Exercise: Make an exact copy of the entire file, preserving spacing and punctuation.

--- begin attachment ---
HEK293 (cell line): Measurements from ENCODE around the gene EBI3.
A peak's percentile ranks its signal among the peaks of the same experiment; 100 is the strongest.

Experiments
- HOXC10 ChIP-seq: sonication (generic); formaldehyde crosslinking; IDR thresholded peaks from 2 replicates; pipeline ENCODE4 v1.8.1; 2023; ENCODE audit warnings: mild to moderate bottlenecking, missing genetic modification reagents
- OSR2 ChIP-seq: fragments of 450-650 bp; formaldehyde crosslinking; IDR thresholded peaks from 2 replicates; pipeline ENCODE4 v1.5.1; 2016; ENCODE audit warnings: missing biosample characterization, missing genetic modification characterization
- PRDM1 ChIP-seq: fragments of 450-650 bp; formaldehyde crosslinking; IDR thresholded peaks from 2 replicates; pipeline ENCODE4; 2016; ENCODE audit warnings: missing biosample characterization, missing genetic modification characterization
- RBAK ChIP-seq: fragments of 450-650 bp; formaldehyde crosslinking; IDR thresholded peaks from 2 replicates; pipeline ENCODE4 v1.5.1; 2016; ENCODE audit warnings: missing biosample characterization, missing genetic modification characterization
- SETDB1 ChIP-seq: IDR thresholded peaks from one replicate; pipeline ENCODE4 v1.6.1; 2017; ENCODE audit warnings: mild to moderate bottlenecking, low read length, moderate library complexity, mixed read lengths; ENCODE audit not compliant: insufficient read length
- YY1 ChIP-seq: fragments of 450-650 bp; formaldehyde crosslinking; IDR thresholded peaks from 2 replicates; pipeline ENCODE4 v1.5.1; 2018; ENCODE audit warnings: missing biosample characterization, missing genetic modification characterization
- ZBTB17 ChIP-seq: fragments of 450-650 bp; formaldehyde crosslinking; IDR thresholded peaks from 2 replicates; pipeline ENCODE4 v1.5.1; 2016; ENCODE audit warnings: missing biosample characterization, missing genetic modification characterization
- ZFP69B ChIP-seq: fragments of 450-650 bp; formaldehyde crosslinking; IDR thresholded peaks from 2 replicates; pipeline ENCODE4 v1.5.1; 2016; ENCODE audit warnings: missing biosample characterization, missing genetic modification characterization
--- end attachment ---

HEK293 (cell line): Measurements from ENCODE around the gene EBI3.
A peak's percentile ranks its signal among the peaks of the same experiment; 100 is the strongest.

Experiments
- HOXC10 ChIP-seq: sonication (generic); formaldehyde crosslinking; IDR thresholded peaks from 2 replicates; pipeline ENCODE4 v1.8.1; 2023; ENCODE audit warnings: mild to moderate bottlenecking, missing genetic modification reagents
- OSR2 ChIP-seq: fragments of 450-650 bp; formaldehyde crosslinking; IDR thresholded peaks from 2 replicates; pipeline ENCODE4 v1.5.1; 2016; ENCODE audit warnings: missing biosample characterization, missing genetic modification characterization
- PRDM1 ChIP-seq: fragments of 450-650 bp; formaldehyde crosslinking; IDR thresholded peaks from 2 replicates; pipeline ENCODE4; 2016; ENCODE audit warnings: missing biosample characterization, missing genetic modification characterization
- RBAK ChIP-seq: fragments of 450-650 bp; formaldehyde crosslinking; IDR thresholded peaks from 2 replicates; pipeline ENCODE4 v1.5.1; 2016; ENCODE audit warnings: missing biosample characterization, missing genetic modification characterization
- SETDB1 ChIP-seq: IDR thresholded peaks from one replicate; pipeline ENCODE4 v1.6.1; 2017; ENCODE audit warnings: mild to moderate bottlenecking, low read length, moderate library complexity, mixed read lengths; ENCODE audit not compliant: insufficient read length
- YY1 ChIP-seq: fragments of 450-650 bp; formaldehyde crosslinking; IDR thresholded peaks from 2 replicates; pipeline ENCODE4 v1.5.1; 2018; ENCODE audit warnings: missing biosample characterization, missing genetic modification characterization
- ZBTB17 ChIP-seq: fragments of 450-650 bp; formaldehyde crosslinking; IDR thresholded peaks from 2 replicates; pipeline ENCODE4 v1.5.1; 2016; ENCODE audit warnings: missing biosample characterization, missing genetic modification characterization
- ZFP69B ChIP-seq: fragments of 450-650 bp; formaldehyde crosslinking; IDR thresholded peaks from 2 replicates; pipeline ENCODE4 v1.5.1; 2016; ENCODE audit warnings: missing biosample characterization, missing genetic modification characterization